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Title: Making IT work : a study of an NHS Trust's efforts to implement a successful technochange project
Author: Day, Kathryn
ISNI:       0000 0004 5922 9002
Awarding Body: University of Kent
Current Institution: University of Kent
Date of Award: 2014
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There is a significant amount of existing research on the topic of project management that dates back to Gaddis’ 1959 seminal paper “The Project Manager”. Most organisations recognise the role that projects play in bringing beneficial change to the business (Cooke-Davies, 2002; Kwak and Anbari, 2008; Maylor et al, 2006; Smyth and Morris, 2007; Kloppenborg and Opfer, 2002) and they increasingly use project management processes to seek to improve business results (Mathur et al, 2007). However, the “projectification” of business has not proved to be the panacea that individuals and organisations hoped (Maylor et al, 2006). Despite the volume of research conducted, limited insight has been made in explaining why project management success rates remain so low (Lyytinen and Robey, 1999; Cooke-Davies, 2002; McManus and Wood-Harper, 2008; Thomas and Fernandez, 2008). Without a single theoretical base for explaining and guiding successful project management, various different theoretical approaches, have been patched together (Winter et al, 2006b), leading to a knowledge base which is “unstable and fragmented” (Cicmil and Hodgson, 2006b, p. 115). Smyth and Morris urge academics and practitioners to work together to find “an eclectic mix” of concepts and theoretical underpinnings to be used to improve project outcomes (2007, p. 423). This research sought to understand the success criteria and critical success factors necessary for successful IS project management in the NHS. Through an ethnographic approach this research, uses academic and professional literature and practical experience, and sought to contribute to the ‘eclectic mix’ of knowledge and contribute to a deeper understanding of what is actually happening inside projects (Blomquist et al, 2010; Cicmil, et al, 2006, Winter et al, 2006b). This research found that those criteria in the iron triangle of success (Atkinson, 1999), particularly adherence to budget and schedule, are still prioritised at the expense of other criteria. It found that the organisation understood the importance of the various critical success factors on the project’s outcome but did not apply them in reality. Finally the research found extensive evidence of magic bullet thinking, a belief that the delivery of the new IT/IS alone would result in business change and benefits realisation across the entire organisation.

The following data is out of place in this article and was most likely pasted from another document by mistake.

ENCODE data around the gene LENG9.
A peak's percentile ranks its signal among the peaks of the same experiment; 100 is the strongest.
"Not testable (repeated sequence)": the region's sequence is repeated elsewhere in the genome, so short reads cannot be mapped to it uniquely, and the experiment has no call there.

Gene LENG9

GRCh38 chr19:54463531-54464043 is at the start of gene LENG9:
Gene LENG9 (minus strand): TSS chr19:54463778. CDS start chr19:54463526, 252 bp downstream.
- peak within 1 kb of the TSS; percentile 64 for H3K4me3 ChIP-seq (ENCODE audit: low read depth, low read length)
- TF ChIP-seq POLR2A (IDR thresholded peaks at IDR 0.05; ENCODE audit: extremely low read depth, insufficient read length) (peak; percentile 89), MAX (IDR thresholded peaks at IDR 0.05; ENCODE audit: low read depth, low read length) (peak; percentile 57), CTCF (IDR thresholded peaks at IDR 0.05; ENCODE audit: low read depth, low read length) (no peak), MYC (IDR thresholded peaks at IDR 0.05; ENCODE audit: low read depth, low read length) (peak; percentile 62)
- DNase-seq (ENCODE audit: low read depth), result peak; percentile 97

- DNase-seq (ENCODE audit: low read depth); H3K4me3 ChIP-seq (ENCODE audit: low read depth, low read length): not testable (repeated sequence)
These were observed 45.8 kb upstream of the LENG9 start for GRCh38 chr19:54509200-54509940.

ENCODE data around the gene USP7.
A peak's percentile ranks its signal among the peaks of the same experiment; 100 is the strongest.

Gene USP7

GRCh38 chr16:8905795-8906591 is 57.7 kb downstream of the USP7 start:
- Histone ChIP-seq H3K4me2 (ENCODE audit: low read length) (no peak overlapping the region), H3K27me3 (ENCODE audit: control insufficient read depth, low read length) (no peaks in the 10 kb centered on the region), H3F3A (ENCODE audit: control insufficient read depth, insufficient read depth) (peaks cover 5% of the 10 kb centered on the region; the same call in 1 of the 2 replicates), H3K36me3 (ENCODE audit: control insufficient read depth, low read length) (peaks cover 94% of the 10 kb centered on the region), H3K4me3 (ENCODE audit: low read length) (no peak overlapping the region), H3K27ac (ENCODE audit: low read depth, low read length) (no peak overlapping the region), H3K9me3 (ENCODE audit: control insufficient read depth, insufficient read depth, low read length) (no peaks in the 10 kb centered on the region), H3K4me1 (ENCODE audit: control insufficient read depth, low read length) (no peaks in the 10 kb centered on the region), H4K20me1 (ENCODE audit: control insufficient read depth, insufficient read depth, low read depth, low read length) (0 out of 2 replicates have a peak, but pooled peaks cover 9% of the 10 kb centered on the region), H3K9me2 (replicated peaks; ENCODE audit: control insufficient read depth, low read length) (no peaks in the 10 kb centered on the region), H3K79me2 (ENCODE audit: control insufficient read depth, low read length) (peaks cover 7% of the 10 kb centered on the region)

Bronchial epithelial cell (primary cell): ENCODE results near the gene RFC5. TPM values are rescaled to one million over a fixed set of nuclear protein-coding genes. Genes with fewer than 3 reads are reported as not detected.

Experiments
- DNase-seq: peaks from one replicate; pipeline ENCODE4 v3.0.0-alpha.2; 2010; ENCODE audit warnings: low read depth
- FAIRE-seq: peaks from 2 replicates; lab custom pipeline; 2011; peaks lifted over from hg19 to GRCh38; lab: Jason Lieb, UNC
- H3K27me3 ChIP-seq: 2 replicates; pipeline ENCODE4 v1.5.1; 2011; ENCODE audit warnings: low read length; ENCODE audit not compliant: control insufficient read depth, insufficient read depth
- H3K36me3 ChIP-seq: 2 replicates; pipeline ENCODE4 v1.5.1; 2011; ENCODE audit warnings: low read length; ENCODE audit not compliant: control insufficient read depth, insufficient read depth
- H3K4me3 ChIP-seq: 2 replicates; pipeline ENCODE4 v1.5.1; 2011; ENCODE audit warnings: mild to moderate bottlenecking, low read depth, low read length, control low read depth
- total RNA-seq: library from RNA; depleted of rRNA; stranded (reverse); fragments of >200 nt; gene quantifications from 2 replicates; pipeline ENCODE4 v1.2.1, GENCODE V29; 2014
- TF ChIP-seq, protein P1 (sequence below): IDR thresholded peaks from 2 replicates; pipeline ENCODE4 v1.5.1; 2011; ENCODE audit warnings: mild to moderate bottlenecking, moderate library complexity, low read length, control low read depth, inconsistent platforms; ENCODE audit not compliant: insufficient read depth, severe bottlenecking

Supervisor: Yeow, Pamela Sponsor: Not available
Qualification Name: Thesis (Ph.D.) Qualification Level: Doctoral
EThOS ID:  DOI: Not available
Keywords: HA33 Management Science ; HD28 Management. Industrial Management ; HJ Public Finance